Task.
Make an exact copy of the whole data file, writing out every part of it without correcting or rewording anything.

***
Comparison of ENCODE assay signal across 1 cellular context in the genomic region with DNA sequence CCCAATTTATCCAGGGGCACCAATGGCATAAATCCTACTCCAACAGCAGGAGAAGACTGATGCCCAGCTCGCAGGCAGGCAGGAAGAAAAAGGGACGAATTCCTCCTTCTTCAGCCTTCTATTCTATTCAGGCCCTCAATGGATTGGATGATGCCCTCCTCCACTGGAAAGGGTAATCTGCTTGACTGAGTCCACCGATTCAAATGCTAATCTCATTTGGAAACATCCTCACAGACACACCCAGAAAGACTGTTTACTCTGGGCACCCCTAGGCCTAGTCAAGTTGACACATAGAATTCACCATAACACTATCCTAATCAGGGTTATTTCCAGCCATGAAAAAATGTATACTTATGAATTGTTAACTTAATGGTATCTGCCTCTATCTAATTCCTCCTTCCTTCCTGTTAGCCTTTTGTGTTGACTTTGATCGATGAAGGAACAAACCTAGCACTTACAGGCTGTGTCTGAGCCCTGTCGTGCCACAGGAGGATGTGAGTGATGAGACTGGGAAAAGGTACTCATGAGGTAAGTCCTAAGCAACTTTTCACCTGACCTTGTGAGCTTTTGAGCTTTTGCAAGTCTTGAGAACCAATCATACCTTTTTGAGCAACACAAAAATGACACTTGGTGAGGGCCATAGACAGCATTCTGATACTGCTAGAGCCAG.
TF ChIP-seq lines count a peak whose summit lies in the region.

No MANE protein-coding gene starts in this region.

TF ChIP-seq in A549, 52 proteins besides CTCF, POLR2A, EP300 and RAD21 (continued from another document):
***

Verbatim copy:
Comparison of ENCODE assay signal across 1 cellular context in the genomic region with DNA sequence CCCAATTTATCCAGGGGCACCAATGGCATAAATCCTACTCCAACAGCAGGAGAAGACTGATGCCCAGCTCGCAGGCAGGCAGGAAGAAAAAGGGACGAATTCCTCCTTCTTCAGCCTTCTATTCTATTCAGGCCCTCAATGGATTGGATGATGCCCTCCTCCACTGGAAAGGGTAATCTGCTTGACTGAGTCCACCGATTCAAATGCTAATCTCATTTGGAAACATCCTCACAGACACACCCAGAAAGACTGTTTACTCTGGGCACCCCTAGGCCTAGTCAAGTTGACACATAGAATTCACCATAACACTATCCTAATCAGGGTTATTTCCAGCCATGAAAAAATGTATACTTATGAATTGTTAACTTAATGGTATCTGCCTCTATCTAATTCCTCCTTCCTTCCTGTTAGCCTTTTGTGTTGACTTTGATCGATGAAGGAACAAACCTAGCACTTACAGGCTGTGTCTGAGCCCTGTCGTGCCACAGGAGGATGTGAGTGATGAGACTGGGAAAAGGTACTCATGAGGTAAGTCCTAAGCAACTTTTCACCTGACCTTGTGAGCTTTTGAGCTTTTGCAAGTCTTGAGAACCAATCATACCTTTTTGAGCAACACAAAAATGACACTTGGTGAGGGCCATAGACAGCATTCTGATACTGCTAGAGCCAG.
TF ChIP-seq lines count a peak whose summit lies in the region.

No MANE protein-coding gene starts in this region.

TF ChIP-seq in A549, 52 proteins besides CTCF, POLR2A, EP300 and RAD21 (continued from another document):